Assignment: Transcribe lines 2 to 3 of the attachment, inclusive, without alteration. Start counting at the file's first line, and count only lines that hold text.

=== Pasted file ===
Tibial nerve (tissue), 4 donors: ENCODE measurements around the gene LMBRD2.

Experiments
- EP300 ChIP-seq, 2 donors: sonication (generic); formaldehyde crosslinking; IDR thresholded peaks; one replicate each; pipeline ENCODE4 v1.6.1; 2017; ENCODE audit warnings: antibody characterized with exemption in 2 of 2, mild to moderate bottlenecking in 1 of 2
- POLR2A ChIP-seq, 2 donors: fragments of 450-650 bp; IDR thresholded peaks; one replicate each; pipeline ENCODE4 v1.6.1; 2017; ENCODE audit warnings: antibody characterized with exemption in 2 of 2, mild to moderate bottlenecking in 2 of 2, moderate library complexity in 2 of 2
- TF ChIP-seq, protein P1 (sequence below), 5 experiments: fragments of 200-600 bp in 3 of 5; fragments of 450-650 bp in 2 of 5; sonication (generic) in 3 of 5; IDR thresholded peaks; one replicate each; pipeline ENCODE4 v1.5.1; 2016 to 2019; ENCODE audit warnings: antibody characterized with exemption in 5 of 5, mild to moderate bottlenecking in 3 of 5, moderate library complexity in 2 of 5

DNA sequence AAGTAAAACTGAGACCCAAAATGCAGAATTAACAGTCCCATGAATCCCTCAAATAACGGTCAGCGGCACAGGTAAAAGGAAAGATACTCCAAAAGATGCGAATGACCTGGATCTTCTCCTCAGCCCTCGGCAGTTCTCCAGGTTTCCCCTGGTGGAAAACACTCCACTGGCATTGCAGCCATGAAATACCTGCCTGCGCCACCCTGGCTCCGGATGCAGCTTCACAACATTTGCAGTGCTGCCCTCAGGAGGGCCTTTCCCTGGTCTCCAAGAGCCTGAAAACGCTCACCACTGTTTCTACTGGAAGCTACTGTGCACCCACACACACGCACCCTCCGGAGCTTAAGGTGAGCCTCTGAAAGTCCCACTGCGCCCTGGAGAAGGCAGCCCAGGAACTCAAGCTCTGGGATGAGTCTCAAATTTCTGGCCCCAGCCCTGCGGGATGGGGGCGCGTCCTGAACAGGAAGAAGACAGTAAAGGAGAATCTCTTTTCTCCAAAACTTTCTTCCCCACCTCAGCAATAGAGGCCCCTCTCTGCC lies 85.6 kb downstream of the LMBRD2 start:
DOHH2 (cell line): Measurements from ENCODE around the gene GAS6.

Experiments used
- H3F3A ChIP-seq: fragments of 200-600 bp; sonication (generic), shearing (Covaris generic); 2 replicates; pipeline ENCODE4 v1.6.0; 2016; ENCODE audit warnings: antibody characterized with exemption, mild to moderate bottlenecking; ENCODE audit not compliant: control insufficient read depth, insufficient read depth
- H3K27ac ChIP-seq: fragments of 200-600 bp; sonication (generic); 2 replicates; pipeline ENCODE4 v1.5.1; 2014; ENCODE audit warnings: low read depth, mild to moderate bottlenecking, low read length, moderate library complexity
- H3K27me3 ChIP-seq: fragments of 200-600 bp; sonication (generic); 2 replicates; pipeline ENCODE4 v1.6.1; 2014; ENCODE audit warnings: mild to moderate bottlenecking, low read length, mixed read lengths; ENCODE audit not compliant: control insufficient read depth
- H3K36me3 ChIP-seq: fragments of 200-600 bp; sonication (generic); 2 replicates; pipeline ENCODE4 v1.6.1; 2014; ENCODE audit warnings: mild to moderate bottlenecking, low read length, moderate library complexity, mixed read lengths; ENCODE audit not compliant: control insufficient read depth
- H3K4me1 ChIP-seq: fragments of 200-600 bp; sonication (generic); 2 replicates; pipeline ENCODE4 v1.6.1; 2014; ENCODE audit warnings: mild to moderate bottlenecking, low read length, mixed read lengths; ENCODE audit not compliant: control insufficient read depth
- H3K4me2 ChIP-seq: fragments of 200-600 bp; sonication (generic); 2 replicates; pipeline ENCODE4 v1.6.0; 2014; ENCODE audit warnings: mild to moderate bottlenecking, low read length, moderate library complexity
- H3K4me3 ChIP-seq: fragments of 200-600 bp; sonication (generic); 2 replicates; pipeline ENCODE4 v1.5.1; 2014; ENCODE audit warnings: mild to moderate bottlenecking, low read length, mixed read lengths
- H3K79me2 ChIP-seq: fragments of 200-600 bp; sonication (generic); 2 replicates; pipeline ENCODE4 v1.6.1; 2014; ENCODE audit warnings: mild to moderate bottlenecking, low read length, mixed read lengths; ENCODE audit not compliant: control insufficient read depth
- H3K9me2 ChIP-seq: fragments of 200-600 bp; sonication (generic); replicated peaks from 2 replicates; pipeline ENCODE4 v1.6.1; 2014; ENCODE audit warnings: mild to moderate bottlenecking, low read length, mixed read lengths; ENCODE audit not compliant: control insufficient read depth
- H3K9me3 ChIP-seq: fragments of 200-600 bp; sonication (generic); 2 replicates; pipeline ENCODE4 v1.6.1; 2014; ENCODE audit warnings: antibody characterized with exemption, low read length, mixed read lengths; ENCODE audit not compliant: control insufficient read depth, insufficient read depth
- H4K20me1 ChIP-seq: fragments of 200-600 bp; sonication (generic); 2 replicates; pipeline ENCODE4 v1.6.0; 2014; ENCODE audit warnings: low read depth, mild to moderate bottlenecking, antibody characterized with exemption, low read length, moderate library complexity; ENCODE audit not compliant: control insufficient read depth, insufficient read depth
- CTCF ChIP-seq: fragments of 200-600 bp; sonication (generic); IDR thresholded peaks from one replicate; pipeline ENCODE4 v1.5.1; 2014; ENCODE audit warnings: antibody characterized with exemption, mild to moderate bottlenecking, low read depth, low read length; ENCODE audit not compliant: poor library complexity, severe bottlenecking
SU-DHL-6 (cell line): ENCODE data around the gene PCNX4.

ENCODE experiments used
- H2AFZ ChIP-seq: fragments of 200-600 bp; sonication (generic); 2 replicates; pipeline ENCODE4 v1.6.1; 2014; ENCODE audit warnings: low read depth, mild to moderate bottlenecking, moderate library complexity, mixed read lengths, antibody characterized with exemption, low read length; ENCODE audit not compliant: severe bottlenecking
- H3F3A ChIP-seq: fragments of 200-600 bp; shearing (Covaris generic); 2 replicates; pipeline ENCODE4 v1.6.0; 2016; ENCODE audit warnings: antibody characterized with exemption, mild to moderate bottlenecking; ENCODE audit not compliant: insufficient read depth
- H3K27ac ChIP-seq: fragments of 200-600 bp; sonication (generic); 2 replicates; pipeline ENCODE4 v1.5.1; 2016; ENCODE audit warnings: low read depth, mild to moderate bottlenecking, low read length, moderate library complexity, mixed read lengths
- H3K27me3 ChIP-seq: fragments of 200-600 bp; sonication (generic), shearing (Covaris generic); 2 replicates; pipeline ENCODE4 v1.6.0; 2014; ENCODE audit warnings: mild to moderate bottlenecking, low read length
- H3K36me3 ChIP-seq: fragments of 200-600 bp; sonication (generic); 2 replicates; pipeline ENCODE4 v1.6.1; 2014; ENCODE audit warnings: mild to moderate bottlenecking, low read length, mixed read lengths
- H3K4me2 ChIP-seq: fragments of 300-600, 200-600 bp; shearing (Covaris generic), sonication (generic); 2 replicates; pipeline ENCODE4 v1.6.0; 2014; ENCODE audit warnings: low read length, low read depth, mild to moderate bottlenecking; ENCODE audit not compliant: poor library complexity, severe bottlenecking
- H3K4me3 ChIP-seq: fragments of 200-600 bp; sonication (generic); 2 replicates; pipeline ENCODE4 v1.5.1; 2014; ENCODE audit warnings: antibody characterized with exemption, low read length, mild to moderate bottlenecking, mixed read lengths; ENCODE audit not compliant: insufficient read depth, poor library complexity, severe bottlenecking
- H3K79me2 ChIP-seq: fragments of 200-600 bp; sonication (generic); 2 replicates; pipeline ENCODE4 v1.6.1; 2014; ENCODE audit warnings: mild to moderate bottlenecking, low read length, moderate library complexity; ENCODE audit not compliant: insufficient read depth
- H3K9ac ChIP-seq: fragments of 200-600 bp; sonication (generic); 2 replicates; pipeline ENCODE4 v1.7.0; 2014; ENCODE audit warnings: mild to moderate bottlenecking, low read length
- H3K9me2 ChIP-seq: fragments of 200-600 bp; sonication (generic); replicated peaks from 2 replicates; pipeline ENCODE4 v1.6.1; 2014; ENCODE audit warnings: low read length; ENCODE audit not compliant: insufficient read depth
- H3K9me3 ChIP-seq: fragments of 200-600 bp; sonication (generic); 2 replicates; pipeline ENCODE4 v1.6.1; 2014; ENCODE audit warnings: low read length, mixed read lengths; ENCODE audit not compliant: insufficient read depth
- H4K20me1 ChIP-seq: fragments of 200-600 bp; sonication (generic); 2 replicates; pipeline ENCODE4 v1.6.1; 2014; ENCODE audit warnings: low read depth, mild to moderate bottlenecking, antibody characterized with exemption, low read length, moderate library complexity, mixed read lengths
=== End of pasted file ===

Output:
Experiments
- EP300 ChIP-seq, 2 donors: sonication (generic); formaldehyde crosslinking; IDR thresholded peaks; one replicate each; pipeline ENCODE4 v1.6.1; 2017; ENCODE audit warnings: antibody characterized with exemption in 2 of 2, mild to moderate bottlenecking in 1 of 2